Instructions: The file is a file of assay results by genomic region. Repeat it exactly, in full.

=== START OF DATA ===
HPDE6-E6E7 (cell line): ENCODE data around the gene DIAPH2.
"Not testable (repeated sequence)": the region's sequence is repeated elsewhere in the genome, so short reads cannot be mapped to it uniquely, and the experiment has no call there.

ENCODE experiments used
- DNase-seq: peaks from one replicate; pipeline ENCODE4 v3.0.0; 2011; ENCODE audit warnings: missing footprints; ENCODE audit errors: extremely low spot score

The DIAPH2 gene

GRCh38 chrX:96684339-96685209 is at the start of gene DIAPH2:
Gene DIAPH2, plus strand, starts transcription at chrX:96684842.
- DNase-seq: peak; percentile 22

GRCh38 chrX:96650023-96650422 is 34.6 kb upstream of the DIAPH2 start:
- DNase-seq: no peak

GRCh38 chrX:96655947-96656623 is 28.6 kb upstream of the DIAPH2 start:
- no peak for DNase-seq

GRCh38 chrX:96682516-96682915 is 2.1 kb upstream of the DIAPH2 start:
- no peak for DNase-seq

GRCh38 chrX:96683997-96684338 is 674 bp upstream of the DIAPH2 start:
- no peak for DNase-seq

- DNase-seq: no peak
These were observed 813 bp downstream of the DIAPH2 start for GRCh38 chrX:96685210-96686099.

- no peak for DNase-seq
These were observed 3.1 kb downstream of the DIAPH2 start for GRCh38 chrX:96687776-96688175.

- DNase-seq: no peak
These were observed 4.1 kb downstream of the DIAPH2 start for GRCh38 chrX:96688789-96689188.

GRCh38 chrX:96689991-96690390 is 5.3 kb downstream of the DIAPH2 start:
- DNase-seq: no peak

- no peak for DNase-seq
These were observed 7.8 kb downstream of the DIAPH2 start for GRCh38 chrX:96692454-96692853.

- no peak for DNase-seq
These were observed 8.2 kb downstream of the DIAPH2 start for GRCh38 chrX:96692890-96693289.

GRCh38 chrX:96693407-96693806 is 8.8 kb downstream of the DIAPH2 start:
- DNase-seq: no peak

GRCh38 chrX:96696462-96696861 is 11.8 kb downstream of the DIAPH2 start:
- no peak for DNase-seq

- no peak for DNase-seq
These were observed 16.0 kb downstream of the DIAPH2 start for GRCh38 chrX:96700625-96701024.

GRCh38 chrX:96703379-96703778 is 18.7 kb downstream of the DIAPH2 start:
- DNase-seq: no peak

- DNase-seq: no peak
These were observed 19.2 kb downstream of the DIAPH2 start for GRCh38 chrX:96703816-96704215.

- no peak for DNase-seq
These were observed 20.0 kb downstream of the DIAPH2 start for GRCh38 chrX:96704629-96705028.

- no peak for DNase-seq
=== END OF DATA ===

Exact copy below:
HPDE6-E6E7 (cell line): ENCODE data around the gene DIAPH2.
"Not testable (repeated sequence)": the region's sequence is repeated elsewhere in the genome, so short reads cannot be mapped to it uniquely, and the experiment has no call there.

ENCODE experiments used
- DNase-seq: peaks from one replicate; pipeline ENCODE4 v3.0.0; 2011; ENCODE audit warnings: missing footprints; ENCODE audit errors: extremely low spot score

The DIAPH2 gene

GRCh38 chrX:96684339-96685209 is at the start of gene DIAPH2:
Gene DIAPH2, plus strand, starts transcription at chrX:96684842.
- DNase-seq: peak; percentile 22

GRCh38 chrX:96650023-96650422 is 34.6 kb upstream of the DIAPH2 start:
- DNase-seq: no peak

GRCh38 chrX:96655947-96656623 is 28.6 kb upstream of the DIAPH2 start:
- no peak for DNase-seq

GRCh38 chrX:96682516-96682915 is 2.1 kb upstream of the DIAPH2 start:
- no peak for DNase-seq

GRCh38 chrX:96683997-96684338 is 674 bp upstream of the DIAPH2 start:
- no peak for DNase-seq

- DNase-seq: no peak
These were observed 813 bp downstream of the DIAPH2 start for GRCh38 chrX:96685210-96686099.

- no peak for DNase-seq
These were observed 3.1 kb downstream of the DIAPH2 start for GRCh38 chrX:96687776-96688175.

- DNase-seq: no peak
These were observed 4.1 kb downstream of the DIAPH2 start for GRCh38 chrX:96688789-96689188.

GRCh38 chrX:96689991-96690390 is 5.3 kb downstream of the DIAPH2 start:
- DNase-seq: no peak

- no peak for DNase-seq
These were observed 7.8 kb downstream of the DIAPH2 start for GRCh38 chrX:96692454-96692853.

- no peak for DNase-seq
These were observed 8.2 kb downstream of the DIAPH2 start for GRCh38 chrX:96692890-96693289.

GRCh38 chrX:96693407-96693806 is 8.8 kb downstream of the DIAPH2 start:
- DNase-seq: no peak

GRCh38 chrX:96696462-96696861 is 11.8 kb downstream of the DIAPH2 start:
- no peak for DNase-seq

- no peak for DNase-seq
These were observed 16.0 kb downstream of the DIAPH2 start for GRCh38 chrX:96700625-96701024.

GRCh38 chrX:96703379-96703778 is 18.7 kb downstream of the DIAPH2 start:
- DNase-seq: no peak

- DNase-seq: no peak
These were observed 19.2 kb downstream of the DIAPH2 start for GRCh38 chrX:96703816-96704215.

- no peak for DNase-seq
These were observed 20.0 kb downstream of the DIAPH2 start for GRCh38 chrX:96704629-96705028.

- no peak for DNase-seq